Every year, some friends and I go to Seattle Washington to watch the blue jays on their west coast road trip. Baseball perhaps has the most strict rules in terms of officials tossing players from the game. If I spent hard earned money to go to Seattle, I expect the Ump to officiate the game properly, not give favouritism and leeway to blue jays players just because some Canadians happened to make a trip to the game.

Two sports I used to follow went down the route of “the show” being the most important. Japanese Pride Fighting Championships, and Japanese D1 Grand Prix.

Before UFC, Pride was the top tier mixed martial arts league in the world. Fighters from everywhere went to Japan to compete. However, by the mid 2000s, about 2003-2007ish, the league realized that there was more money to be made off the hoopla of having headline grabbing matchups, so they start bending the rules so that “the right guy” would win, setting up the marquee matchups the organizers were looking for. That only lasted a couple of years, as most of the fighters didn’t like it, went to UFC, and now Pride dead.

Similar story with D1GP, the Japanese drifting championship which was co-founded by Keiichi Tsetchuya, the man known as The Drift King (basically credited with starting the drifting movement in Japan). Again, in the mid and early 2000s when D1 was at its peak, the officials started to make very odd, strange decisions (and were doing so with zero transparency) which oddly enough seemed to always favour the “marquee drivers”, or even worse, the guys who had the right sponsorship deals. Eventually many of the drivers who weren’t “the chosen ones” started to make noise, and then eventually DK himself came out and said that the promoter had taken over control of the competitions, that the judging was rigged, and he quit. DK quit judging and doing commentary for D1GP and started up a separate drift championship of his own.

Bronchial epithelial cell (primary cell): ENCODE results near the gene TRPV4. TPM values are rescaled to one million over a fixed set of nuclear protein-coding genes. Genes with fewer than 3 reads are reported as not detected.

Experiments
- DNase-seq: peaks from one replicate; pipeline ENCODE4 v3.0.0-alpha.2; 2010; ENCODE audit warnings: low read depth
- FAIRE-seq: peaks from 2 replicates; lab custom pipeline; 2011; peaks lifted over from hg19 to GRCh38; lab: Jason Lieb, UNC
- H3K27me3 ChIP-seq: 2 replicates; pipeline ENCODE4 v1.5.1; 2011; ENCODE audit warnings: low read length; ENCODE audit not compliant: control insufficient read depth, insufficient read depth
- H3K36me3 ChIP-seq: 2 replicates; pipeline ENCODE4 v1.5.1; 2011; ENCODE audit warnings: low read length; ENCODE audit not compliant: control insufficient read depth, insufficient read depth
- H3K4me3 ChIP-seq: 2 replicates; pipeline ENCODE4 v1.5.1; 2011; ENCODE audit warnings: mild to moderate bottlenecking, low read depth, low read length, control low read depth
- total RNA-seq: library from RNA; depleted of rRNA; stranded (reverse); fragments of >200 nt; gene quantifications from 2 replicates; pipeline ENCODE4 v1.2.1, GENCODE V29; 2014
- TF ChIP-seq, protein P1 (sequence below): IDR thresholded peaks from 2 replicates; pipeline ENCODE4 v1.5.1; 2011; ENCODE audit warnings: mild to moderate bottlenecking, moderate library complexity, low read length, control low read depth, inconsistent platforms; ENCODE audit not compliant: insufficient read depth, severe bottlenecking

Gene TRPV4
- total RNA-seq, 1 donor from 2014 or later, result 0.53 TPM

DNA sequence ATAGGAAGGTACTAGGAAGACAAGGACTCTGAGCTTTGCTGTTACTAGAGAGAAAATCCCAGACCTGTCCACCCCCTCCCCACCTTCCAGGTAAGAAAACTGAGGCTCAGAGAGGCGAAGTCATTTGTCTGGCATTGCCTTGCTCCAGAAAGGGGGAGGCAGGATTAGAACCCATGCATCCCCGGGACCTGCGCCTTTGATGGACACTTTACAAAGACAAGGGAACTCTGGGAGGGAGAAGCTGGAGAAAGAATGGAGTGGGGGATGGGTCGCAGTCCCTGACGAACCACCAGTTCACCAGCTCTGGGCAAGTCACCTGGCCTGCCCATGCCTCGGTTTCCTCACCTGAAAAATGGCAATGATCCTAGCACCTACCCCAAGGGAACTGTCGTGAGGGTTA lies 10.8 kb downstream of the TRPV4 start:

I’ve seen this happen in other sports, and I’m watching it happen in F1. Officials bending the rules for certain “key characters” all in the name of preserving “the show”, many times under fear of “wrath of the fans”.

The officials in F1 are scared of the drivers, they’re scared of the teams, they’re scared of the fans. They have basically lost control of this sport (if they ever had any to begin with).

Anyways, I digress. It’s friday, it’s race weekend, it’s time to move on 🙂 Well, move on for now….I’ll be back at it Monday morning, reviewing the many follies surely to come on Austria 😛 How many drivers to you think will need to use the runoff on the exit of T1 (and did you know that in online racing lobbies with track limits turned off, carrying speed through the apex and going wide into the runoff area is the fastest way around T1 at the RBR? Anyone who’s ever done a race at RBR knows this little trick 😉 )

72

Twitch, I guess the stewards judged the two incidents seperately. I see the point you are making, and it isn’t fair on Romain, but getting Seb back in the race meant we got to see his recovery drive. It’s a difficult balance to find, and to be fair to the rule makers, damaged cars recovering to the pits haven’t caused many incidents over the years that I can think of.

73

Tim, that’s sounds pretty reasonable.

However, even in what you just said, you said, “just trying to recover to the pits, not trying to carry on.”

In regards to Vettel, he went off, broke the wing….then rejoined the circuit in the middle of the chasing pack, started trying to race wheel to wheel with them, and then couldn’t avoid hitting Roman because of his broken front wing.

To me, that’s not “limping back to the pits”, that’s “trying to race a compromised vehicle,” which I’ve always thought was against the rules.

74

Why not black flag him, what utter tripe.

75
Richard Mortimer

The Singapore and French GP crashes were totally different!

The former was an allowable ‘side-swipe’ that went wrong, as Seb did not know that Kimi was coming, fast, on the inside. I think he was to blame for that. But, also, silly rules that allow you to ‘side-swipe’ another driver.

The rule needs to be changed so that you cannot move ‘twice,’ like Max did in Baku, and you cannot move when a car is alongside.

This incident was not completely Seb’s fault. He was gaining on Lewis, got blocked in by both Mercedes (who also late braked), and lost grip. Maybe he should have backed out earlier? But, also, the aero rules need changing. We don’t need these fragile, complex and expensive front-wings!

The rule update for 2017 gave more mechanical grip. At least, the 2019 front-wings will be better. But, there needs to be more….

76

I noted this issue/errors of Vettel in your previous post (Ricciardo driving options).

Not getting involved in incidents is also an art and specifically if it leads to winning and losing championship.

Disclaimer – some incidents are non-controllable.